UConn Researcher Decreasing HIV Risk for People Who Use Drugs

Michael Copenhaver is working on two grants to improve outcomes for people who use drugs and are at a greater risk for HIV

Michael Copenhaver is working on two grants to improve outcomes for people who use drugs and are at a greater risk for HIV.

A UConn researcher is working to improve outcomes for people who use drugs and are at a greater risk for HIV (Pixabay).

HIV has been a significant health challenge around the world since it first emerged in humans in the late 20th century. HIV, or human immunodeficiency virus, severely weakens a person’s immune system by depleting white blood cells responsible for fighting off infection. While with proper medical care, people with HIV can lead healthy lives, there is no cure or vaccine.

People who use drugs, including opioids, are at a higher risk of contracting HIV.

Michael Copenhaver, professor in the Department of Allied Health Sciences in the College of Agriculture, Health, and Natural Resources, has received two grants, totaling $4.7 million, from the National Institute on Drug Abuse to improve PrEP adherence and other HIV-risk-reduction behaviors among people who use drugs and mentor a group of early-career researchers. Copenhaver has been a principal investigator at UConn’s Institute for Collaboration on Health, Intervention, and Policy (InCHIP) for 20 years. He integrates his research into core graduate courses he teaches in allied health sciences.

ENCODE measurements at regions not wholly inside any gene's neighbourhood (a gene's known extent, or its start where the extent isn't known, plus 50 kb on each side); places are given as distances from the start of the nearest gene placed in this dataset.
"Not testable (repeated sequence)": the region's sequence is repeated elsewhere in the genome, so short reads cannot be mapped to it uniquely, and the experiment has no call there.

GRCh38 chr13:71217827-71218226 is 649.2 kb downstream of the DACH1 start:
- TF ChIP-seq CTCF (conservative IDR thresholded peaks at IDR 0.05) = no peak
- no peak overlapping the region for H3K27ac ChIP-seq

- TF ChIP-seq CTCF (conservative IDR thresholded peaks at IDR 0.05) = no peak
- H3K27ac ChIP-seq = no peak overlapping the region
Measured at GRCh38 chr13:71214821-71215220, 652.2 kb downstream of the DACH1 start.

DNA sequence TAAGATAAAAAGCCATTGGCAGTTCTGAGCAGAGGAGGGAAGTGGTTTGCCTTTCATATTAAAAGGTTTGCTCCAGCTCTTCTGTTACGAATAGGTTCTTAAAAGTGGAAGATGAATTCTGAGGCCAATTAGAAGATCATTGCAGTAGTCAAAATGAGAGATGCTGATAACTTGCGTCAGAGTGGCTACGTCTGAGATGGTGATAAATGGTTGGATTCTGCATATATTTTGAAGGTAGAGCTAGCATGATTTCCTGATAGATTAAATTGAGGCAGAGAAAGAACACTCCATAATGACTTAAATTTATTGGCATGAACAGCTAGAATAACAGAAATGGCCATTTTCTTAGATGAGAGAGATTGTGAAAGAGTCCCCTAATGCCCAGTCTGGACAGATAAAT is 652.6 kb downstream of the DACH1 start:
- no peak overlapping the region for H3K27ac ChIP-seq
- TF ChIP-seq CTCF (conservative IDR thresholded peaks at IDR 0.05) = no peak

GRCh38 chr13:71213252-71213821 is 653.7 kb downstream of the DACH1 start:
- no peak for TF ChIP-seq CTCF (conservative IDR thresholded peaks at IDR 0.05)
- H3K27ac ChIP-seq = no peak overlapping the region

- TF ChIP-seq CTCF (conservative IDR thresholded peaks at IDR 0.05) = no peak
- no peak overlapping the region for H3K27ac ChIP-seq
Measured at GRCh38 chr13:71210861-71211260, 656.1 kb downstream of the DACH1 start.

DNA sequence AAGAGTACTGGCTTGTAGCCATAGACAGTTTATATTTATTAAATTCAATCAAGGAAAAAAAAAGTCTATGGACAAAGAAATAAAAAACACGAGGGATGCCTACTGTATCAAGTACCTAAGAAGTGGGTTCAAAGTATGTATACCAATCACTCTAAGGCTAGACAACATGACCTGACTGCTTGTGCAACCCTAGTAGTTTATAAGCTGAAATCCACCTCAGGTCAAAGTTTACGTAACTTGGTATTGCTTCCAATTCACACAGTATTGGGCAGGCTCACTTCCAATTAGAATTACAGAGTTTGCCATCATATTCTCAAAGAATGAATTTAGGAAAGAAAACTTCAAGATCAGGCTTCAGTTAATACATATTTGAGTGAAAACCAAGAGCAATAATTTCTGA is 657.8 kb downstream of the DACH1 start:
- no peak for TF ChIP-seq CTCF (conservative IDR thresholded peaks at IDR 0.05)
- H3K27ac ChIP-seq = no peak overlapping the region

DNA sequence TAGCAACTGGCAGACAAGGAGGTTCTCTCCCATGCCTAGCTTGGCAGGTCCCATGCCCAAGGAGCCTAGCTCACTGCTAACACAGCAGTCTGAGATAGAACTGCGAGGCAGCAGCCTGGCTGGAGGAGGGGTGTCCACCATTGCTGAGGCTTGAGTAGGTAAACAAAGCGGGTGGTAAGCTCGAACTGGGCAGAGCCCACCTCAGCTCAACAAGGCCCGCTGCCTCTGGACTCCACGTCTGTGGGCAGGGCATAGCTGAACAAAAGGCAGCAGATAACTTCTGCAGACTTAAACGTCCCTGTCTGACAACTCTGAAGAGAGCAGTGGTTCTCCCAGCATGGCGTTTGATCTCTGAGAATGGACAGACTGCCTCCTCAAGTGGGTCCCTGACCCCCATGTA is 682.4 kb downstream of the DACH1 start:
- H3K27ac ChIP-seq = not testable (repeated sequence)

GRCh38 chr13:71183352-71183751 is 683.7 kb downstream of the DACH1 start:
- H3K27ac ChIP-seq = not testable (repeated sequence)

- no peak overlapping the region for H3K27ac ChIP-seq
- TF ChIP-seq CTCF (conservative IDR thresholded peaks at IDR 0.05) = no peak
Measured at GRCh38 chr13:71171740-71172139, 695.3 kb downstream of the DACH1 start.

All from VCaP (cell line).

The opioid epidemic is a pressing threat in the United States. Roughly 2.1 million Americans have an opioid use disorder (OUD), according to the National Center for Drug Abuse Statistics. Overdose deaths have steadily increased since the late 90s with opioid-related deaths being five times higher in 2019 than 1999.

At the same time, the number of HIV outbreaks among people who inject drugs has been increasing. As many people who begin abusing prescription opioids turn to injectables, their risk of contracting HIV from infected needles increases dramatically.

In the first grant, Copenhaver is conducting a trial to test a bio-behavioral, community-friendly health recovery program for people who use drugs.

Copenhaver’s approach will encourage PrEP adherence and engaging in HIV-risk-reducing behaviors. Copenhaver’s strategy integrates HIV prevention science with extant drug treatment programs and considers the role of cognitive dysfunction.

PrEP is an FDA-approved drug for preventing HIV contraction. Despite its proven effectiveness, PrEP has yet to be successfully scaled up, particularly among people who use drugs. One of the most significant problems is that individuals need to take PrEP every day. This can be a challenge for people who experience mild to moderate cognitive impairment. Many people who use drugs experience cognitive dysfunction as a result of chronic drug use, lifestyle experiences, and other health challenges.

Even the good interventions out there do not acknowledge or accommodate participants with cognitive dysfunction — Michael Copenhaver

Copenhaver’s recent work indicates that about 65% of high-risk people who use drugs and are on opioid replacement therapy had mild to moderate cognitive dysfunction and were thus less likely to fully process and utilize intervention content intended to help them reduce HIV risk.